With only a few-month’s selling season, greenhouse growers can always use new ideas to extend sales into fall. In fact, the onset of cooler weather traditionally brings customers to greenhouses in search of fresh varieties and décor to suit the season.
There are plenty of opportunities unique to the fall season that can be enhanced by a beautiful plant pairing, says Bill Calkins, Ball Seed’s retail business manager.
“For example, you can spark sales with school and team colors that go hand-in-hand with fall flowers,” Calkins says.
Embracing the fall season’s traditions and working with existing product can lengthen the selling season and give consumers a new experience.
Update Mums With Non-Traditional Pairings
While mums will always be king of the fall selling season, consumers are looking for new plants with which to decorate their doorways, according to the 2012 Mum Pals multi-year research program at PanAmerican Seed/Kieft Seeds, created to address the growing marketplace need.
The program researched annuals and first-year-blooming perennials, collectively called Mum Pals, that are easy and inexpensive for growers to produce, offer a wide variety of plant habits and flower types, focus on autumn colors and offer reduced-price competition items at the wholesale and retail levels.
The three-year research program produced a lengthy list of Mum Pals that can easily be combined with the mums, pansies, cabbage/kale and ornamental grasses that are popular in the fall season.
“Taishan marigolds, Zahara zinnias, Purple Baron ornamental millet and Black Pear ornamental peppers are a few of the Mum Pals specified as possible pairings to create interesting displays,” Calkin says.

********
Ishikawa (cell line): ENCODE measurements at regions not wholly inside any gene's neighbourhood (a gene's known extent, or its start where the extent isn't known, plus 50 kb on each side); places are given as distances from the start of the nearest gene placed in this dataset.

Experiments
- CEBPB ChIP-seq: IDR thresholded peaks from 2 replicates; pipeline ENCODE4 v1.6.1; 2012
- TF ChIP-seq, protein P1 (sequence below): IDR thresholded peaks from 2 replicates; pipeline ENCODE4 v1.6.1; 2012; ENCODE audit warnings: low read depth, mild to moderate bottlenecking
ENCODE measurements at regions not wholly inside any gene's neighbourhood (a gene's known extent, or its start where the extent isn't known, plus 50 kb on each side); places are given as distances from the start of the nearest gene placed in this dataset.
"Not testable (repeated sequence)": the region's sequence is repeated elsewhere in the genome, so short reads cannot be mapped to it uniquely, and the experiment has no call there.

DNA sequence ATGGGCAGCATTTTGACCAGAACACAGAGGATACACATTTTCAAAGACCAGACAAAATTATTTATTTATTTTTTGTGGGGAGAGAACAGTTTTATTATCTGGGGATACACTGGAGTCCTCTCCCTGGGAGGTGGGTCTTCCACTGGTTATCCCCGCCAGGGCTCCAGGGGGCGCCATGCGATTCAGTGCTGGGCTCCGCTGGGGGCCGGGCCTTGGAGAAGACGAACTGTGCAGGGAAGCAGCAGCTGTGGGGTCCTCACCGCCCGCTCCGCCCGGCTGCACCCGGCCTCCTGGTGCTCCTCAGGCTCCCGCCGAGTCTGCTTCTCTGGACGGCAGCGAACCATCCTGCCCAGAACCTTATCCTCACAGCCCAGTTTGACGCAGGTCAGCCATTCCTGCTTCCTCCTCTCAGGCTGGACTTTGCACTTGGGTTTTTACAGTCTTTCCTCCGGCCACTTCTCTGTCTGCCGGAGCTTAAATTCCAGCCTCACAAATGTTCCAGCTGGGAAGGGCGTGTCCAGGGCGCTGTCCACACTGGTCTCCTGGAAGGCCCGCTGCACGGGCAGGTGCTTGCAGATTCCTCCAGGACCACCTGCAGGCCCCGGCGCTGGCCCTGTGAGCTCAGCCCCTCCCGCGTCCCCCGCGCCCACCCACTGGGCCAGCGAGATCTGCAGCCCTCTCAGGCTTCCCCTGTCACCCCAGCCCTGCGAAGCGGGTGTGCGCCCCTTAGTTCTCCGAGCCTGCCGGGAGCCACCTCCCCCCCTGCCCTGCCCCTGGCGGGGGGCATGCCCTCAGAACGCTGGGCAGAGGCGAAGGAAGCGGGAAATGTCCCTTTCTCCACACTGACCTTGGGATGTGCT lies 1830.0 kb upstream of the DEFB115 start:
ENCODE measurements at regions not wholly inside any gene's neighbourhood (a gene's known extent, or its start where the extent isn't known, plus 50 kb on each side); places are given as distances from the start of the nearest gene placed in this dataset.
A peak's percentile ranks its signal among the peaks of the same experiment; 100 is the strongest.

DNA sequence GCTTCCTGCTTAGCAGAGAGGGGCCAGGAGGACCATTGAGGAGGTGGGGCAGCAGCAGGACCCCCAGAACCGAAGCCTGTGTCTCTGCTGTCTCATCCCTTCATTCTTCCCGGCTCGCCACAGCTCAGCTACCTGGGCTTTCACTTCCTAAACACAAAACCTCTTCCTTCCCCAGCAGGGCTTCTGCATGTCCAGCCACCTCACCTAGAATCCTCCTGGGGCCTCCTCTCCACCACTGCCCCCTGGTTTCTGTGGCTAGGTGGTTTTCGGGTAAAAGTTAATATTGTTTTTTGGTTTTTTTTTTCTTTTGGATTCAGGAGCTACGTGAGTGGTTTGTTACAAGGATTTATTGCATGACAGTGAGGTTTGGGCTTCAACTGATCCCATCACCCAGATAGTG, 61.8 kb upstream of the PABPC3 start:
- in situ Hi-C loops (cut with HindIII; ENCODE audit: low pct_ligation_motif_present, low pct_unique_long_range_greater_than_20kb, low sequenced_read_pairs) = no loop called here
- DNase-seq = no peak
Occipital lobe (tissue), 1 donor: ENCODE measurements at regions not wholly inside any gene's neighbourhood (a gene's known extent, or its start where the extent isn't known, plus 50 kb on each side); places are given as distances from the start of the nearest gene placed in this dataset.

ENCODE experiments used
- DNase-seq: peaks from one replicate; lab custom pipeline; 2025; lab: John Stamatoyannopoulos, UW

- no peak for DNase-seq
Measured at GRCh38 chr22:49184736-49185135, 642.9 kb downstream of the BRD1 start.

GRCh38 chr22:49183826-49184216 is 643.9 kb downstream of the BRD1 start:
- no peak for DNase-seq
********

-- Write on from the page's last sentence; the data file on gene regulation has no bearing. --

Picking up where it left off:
Calkins also recommends Ball Seed’s ‘Romeo Orange’ Basket Diascia, ‘Celestial Twilight’ viola and Intenz celosia to add to your late-season product assortment.
Pair Plants With Multi-Season Interest
Another way to extend the fall season is to ease into the transition to fall by pairing plants with multi-season appeal, says Ryan McEnaney, communications specialist at Bailey Nurseries.
Pairing spring and summer flowers with fall varieties is both practical, in that it makes use of older product and provides consumers with a unique option that fuses two seasons’ colors in an attractive way.
McEnaney recommends Bailey’s ‘Red Flame’ hypericum collection that pairs spring and summer yellows with deep autumn reds, such as when the yellow spring flowers are followed by a bright red, long-lasting berries.
Or, McEnaney suggests, pair ‘Tiger Eyes’ cutleaf staghorn sumac with fall grasses, mums or kale because “the striking fall color of the sumac combines greatly with the other varieties.”
It’s also important, McEnaney notes, to offer varieties that age beautifully as they drift into fall. He recommends trying Bailey’s ’Strawberry Sundae’ or ‘Vanilla Strawberry’ hydrangeas, that move from the beautiful milky white to pink and strawberry red as the season progresses.
“Their panicles provide amazing summer beauty, but growers can capitalize on the beautiful fall color as a selling point,” McEnaney says.
Use Halloween To Pump Up Sales
Growers should also take advantage of Halloween décor to extend the fall selling season, Calkins says, as Halloween ranks No. 2 behind Christmas in terms of decoration popularity.
Calkins suggests growers should use this popularity to their advantage by offering traditional decorations and experiential opportunities for families such as fall festivals.
“From LED-lit zombies and glowing ghouls to corn stalks and straw bales, garden centers across North America sell the décor and host family-friendly festivals and events for kids and school groups,” Calkins says.
Growers and e-retailers can also use the traditional straw bales and corn stalks as displays to promote their plants by adorning them with pansies, mums and fun choices like black petunias and violas, purple-leafed plectranthus and ornamental peppers.
“When you have the foot traffic, load up on flowers,” Calkins says. “It may seem like the selling season is winding down, but no one can resist blooms when winter is on the horizon.”